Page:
FIG. 5 shows the process to derive the air/fuel ratio in the exhaust system. Similarly to the routine of FIG. 4, the shown routine is executed at every given timing interrupting the background job. The shown routine is constituted by a single step P10 in which an air/fuel ratio MRE(k) in the exhaust gas flowing through the exhaust system is arithmetically derived on the basis of the oxygen concentration indicative signal O2. The air/fuel ratio MRE(k) in the exhaust system will be hereafter referred to as "exhaust air/fuel ratio". The trigger timing of the routine of FIG. 5 is determined in synchronism with the engine revolution cycle so that the shown routine is triggered at an exhaust cycle for exhausting exhaust gas created in the immediately preceding combustion cycle. Delay of trigger timing of the shown routine from the timing, at which the exhaust valve starts, is determined depending upon the engine speed, the intake air flow rate and length of path through which the exhaust gas reaches the position of the oxygen sensor 16. The timing of reading the oxygen concentration indicative signal O2 in relation to the engine revolution cycle is as illustrated in FIG. 3.

This process in FIG. 5 corresponds to the process to be performed in the function block 302.

The process illustrated in FIG. 6 is triggered by every crank reference signals Ca. Therefore, in the shown embodiment, the shown process is performed every 180 of engine revolution.

Immediately after starting execution, the intake air amounts QAC(k-1) introduced into the combustion chamber derived through the the process in FIG. 4, the intake air amount QAC(k) to be introduced into the combustion chamber, and the exhaust air/fuel ratio MRE(k) derived through the process in FIG. 5, are read out, at a step P11. At a step P12, a target air/fuel mixture ratio MRR(k) is derived and read out. The intake air amount QAC(k) is a prospected value rather than actually measured value derived through the process of FIG. 4. The prospected intake air amount can be derived on the basis of the throttle angle indicative data, the intake air pressure, the intake air temperature and so forth. The process of deriving the prospected intake air amount has also been disclosed in the above identified U.S. patent application Ser. No. 195,975. In the alternative, the prospected intake air amount can be derived according to the process disclosed in the aforementioned Japanese Patent First Publication No. 62-206241 as set forth above. The intake air amount QAC(k-1) may be the intake air amount in the immediately preceding execution cycle of the routine of FIG. 4. In the alternative, it may be possible to use the actually monitored value as the introduced intake air amount QAC(k-1). In the discrete circuit of FIG. 2, the derivation of the introduced intake air amount QAC(k-1) is performed in the function block of 303.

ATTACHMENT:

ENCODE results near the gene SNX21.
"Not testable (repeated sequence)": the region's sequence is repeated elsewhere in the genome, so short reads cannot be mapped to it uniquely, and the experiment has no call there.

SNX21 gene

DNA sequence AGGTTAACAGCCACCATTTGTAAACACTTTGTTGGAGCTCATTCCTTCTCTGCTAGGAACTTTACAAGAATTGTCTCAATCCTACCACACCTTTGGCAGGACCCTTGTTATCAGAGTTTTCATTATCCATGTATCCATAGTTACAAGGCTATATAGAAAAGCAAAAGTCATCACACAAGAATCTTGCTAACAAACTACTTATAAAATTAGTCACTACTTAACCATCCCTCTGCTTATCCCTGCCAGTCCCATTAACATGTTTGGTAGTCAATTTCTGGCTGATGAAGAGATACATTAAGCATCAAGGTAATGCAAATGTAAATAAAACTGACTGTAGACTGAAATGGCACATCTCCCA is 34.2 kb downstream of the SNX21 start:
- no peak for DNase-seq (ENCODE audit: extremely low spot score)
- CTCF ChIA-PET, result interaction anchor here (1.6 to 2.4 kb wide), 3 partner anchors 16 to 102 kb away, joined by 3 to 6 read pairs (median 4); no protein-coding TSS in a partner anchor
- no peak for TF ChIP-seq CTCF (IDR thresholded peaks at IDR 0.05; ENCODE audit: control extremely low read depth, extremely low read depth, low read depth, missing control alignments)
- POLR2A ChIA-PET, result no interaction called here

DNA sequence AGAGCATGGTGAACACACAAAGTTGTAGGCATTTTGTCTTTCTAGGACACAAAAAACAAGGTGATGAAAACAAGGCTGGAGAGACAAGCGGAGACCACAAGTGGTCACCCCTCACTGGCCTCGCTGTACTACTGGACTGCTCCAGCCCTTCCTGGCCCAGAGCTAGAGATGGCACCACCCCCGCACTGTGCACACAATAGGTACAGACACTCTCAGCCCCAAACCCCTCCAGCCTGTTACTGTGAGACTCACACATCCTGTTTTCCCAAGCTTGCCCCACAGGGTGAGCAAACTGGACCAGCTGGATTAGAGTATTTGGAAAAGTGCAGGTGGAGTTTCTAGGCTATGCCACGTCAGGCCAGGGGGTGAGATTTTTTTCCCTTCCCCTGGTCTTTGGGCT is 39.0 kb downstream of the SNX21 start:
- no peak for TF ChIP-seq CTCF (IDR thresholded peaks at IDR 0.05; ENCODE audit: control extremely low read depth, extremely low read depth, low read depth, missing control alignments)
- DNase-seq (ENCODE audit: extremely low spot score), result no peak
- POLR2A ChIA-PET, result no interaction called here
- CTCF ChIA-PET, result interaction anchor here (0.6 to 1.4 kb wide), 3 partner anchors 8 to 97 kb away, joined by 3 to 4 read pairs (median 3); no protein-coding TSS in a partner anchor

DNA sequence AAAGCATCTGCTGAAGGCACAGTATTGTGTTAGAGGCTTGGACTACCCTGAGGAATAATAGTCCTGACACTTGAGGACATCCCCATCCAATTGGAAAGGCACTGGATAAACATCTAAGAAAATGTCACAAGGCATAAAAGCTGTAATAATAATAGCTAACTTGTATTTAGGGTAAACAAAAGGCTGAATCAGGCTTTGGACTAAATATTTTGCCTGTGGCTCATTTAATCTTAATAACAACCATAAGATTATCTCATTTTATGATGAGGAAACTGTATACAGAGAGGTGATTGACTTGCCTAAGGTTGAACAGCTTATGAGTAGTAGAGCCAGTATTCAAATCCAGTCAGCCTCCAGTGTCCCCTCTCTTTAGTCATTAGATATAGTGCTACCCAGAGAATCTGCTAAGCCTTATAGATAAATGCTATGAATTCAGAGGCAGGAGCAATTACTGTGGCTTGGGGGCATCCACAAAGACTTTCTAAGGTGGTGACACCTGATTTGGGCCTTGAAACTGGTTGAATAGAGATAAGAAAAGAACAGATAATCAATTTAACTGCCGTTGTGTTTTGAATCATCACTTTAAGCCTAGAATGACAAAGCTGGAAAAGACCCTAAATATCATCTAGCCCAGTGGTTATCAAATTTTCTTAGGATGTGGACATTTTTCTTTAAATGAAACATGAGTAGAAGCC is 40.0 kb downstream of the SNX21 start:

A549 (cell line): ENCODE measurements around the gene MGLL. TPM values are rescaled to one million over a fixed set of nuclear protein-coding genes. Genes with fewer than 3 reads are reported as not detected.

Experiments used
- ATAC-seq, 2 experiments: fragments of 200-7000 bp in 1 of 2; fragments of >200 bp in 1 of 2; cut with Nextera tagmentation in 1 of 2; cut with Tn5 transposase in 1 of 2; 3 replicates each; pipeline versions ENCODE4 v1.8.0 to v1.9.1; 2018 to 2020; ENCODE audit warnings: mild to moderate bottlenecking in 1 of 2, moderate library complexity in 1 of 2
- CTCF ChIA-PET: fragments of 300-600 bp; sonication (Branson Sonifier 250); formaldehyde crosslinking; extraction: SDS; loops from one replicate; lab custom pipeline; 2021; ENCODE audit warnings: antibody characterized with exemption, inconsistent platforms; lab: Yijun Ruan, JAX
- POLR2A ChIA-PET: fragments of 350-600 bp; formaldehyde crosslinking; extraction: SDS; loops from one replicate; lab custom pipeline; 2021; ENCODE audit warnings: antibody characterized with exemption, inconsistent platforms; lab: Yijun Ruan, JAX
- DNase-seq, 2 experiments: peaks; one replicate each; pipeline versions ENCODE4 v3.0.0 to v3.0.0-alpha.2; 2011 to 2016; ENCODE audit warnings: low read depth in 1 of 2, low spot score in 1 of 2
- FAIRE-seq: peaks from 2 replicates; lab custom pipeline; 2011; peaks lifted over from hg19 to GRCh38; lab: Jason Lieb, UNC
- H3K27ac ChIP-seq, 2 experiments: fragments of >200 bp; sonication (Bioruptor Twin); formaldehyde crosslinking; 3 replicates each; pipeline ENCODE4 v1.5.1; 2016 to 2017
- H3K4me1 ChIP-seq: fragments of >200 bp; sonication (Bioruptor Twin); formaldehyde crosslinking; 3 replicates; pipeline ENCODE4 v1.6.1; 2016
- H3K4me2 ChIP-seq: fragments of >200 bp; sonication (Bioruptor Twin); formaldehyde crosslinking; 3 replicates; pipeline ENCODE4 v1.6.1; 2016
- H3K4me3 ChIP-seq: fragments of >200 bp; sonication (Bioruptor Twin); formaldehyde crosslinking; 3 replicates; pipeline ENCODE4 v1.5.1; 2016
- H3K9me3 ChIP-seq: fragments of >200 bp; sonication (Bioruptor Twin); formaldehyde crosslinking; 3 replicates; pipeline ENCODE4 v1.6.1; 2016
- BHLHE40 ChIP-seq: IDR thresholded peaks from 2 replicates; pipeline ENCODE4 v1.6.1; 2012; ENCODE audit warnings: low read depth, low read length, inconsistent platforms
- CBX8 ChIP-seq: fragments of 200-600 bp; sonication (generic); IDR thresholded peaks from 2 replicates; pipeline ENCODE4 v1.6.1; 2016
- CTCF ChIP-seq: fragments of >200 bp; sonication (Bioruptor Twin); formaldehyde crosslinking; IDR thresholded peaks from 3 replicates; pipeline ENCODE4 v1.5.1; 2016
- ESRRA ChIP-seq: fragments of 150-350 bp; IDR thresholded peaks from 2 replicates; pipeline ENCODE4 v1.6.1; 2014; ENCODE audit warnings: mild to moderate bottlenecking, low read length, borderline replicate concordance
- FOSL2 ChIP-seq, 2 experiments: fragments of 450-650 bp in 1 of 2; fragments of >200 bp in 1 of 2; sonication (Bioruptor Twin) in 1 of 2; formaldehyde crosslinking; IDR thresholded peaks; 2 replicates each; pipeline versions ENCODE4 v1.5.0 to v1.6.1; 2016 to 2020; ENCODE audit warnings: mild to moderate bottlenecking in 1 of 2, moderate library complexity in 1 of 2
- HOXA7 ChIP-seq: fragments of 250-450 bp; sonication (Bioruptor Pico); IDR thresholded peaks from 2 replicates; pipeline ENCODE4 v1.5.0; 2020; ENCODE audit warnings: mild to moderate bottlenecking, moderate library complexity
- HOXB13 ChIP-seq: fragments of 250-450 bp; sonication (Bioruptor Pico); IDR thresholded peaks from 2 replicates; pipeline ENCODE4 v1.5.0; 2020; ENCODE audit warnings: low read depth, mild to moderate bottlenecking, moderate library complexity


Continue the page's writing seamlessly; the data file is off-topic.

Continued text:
The target air/fuel mixture ratio MRR(k) may be set in a form of a table to be read in terms of preselected engine driving condition indicative parameters. The target air/fuel mixture ratio MRR(k) may be variable, depending upon the steady state and transition state of the engine driving condition. The process in the step P12 of FIG. 6 corresponds to the process to be performed in the function block 304 in FIG. 2.

At a step P13, a target fuel amount QFR(k) is derived on the basis of the prospected intake air amount QAC(k) and the target air/fuel mixture ratio MRR(k). The target fuel amount QFR(k) may be derived from the following equation:

QFR(k)=QAC(k)/MRR(k)                                       (1)

The process in the step P13 corresponds to the process performed in the function block 305 of FIG. 2.

Then, at a step P14, the fuel amount QFC(k-1) introduced into the combustion chamber is derived on the basis of the introduced intake air amount QAC(k-1) and the exhaust air/fuel ratio MRE(k). Practically, the introduced fuel amount QFC(k-1) can be derived from the following equation:

QFC(k-1)=QAC(k-1)/MRE(k)                                   (2)

where it should be noted that the exhaust air/fuel ratio MRE(k) represents the air/fuel ratio in the exhaust gas created in the immediately preceding combustion. The process in the step P14 may correspond to the process in the function block 306 in FIG. 2. Based on the introduced fuel amount QFC(k-1) and a fuel injection amount QF(k-1) in the immediately preceding injection timing, a wetting fuel amount x(k) is projected.